It all starts from a place, Alex, you know, we really need to listen to this demographic, we need to listen to these kids, because they may be willing to make trade offs in their lives that we weren't willing to make when we were in the same position, right? Like, what if they're not so concerned with owning a home someday, or starting a family someday, or, you know, staying with one company for 30 years and retiring at 62, or 65, once you start to get into the motivations, and the behaviors and the preferences of the kid, and you really listen to their aspirations of what makes a happy life for them, at least at this stage of their life, it opens up a whole host of opportunities in terms of what resources you can either build, or go out and curate, to serve up to them to help them along in this journey. But you have to be willing to listen to their view of the world appreciate their view of the world, respect, their view of the world. That's sort of, you know, again, going back to my comment around them driving the car enough just to sit in shock on if you will, yeah, we have to be willing to hand the keys over. And listen. And once you do that, it completely changed the way that the work that we were doing in the digital space evolved, you know, we realized it could be a lot bigger than where we initially started a lot more comprehensive, lot more robust, and actually be a spectrum of resources that can stay with this team. As they progress through their middle and high school years, all the way up until that critical decision point. It's not going to be this one engagement, where they come to a website, they check it out. They're there for five minutes, and suddenly they've got all the answers to their lives. It's a seven year spectrum of interventions or engagements with them, serving up the right piece of content at the right time, to the right kid, to help them as they process this information bumped up against what's important to them, so they can make an informed decision about what's right for their life. After high school.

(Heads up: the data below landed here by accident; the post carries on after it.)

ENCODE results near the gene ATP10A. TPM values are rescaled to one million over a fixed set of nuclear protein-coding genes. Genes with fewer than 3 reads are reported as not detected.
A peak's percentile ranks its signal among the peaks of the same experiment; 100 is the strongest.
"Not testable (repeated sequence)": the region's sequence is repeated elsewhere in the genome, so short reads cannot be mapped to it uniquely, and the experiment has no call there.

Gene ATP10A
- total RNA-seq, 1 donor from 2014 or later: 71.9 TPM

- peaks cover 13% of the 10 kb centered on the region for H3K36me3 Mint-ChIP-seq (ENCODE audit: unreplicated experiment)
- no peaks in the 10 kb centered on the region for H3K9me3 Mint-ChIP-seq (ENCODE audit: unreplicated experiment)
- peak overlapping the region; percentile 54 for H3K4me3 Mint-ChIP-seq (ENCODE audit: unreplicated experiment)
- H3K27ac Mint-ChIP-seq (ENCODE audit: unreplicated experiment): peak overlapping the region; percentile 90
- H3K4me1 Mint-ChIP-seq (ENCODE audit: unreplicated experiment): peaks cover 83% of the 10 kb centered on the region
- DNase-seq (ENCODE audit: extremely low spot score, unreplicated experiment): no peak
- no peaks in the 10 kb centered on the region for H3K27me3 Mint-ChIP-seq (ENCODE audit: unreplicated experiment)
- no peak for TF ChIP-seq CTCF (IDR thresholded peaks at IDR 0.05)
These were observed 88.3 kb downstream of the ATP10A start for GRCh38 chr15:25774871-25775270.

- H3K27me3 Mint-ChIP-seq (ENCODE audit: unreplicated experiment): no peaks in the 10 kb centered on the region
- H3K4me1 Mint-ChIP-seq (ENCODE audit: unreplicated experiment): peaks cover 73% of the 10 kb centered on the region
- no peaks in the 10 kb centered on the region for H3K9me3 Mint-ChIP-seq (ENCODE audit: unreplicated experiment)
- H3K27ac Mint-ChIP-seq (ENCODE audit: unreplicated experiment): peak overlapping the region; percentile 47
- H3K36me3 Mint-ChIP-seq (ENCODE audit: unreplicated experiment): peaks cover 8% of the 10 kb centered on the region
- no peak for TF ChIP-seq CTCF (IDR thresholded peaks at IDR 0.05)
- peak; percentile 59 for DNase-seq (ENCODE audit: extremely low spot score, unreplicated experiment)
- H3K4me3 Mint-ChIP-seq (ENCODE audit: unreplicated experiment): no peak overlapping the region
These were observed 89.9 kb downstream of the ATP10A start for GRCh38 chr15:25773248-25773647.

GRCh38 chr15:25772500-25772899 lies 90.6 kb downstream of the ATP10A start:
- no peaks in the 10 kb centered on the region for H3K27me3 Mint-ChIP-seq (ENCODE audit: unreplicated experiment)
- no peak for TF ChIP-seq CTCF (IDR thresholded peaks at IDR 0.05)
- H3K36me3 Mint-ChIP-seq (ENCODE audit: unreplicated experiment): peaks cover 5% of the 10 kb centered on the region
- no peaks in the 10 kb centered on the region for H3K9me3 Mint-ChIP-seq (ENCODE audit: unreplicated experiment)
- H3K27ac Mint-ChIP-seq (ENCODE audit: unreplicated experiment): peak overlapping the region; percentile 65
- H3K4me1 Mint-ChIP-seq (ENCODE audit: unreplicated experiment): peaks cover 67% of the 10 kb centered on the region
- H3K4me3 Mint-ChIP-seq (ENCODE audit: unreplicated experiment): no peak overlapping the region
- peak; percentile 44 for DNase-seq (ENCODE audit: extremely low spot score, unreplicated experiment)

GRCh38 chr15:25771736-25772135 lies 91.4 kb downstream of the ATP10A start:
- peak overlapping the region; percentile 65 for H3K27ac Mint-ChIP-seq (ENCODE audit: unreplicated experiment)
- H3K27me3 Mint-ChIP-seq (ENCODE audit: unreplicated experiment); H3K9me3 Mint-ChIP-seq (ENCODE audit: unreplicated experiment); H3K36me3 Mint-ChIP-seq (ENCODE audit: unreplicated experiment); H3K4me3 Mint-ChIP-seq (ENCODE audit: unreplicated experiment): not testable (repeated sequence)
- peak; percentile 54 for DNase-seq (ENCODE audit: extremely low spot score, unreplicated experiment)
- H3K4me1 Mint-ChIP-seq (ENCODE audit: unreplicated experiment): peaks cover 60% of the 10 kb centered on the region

Alexander Sarlin:

Yeah, it really is brave to, as you say, hand the keys over to this next generation and let them sort of explore and navigate and make sense of this incredibly complicated world that I don't think any of us know what's coming next, you know, on their own, but if you inform them, you give them the information, tell them what to say. For, give them a little bit, you know, a mentor, you know, that can really change somebody's entire trajectory. So I want to ask you, you know, the two questions we always end with. The first is what is an exciting trend you see in the EdTech landscape right now, from your particular perspective, as you know, CMO of American Student Assistance,

Clay Colarusso:

so what I'm really starting to see now, and it's absolutely thrilling to me is that, it seems like teams are being started to be invited into the conversations more and more frequently, it's no longer this sort of pedantic, you know, trust me do, as I say, it will pay off in decades or whatever, if we don't want, let's have a bi directional conversation with these kids, let's really get to the heart of what matters to them and what they aspire to be not just in terms of a career, but in their lives, you know, how do they want their lives turn out, and starting to engage them in a deep and meaningful conversation? So I just I think that there's so much opportunity, once, you know, the folks who are in roles, like the one that I'm in, are willing to sit back and listen, and then react to that reflect it back to these teams and say, am I getting it right? Am I hearing you? Right? And of this resource help in that journey? Yeah.

Alexander Sarlin: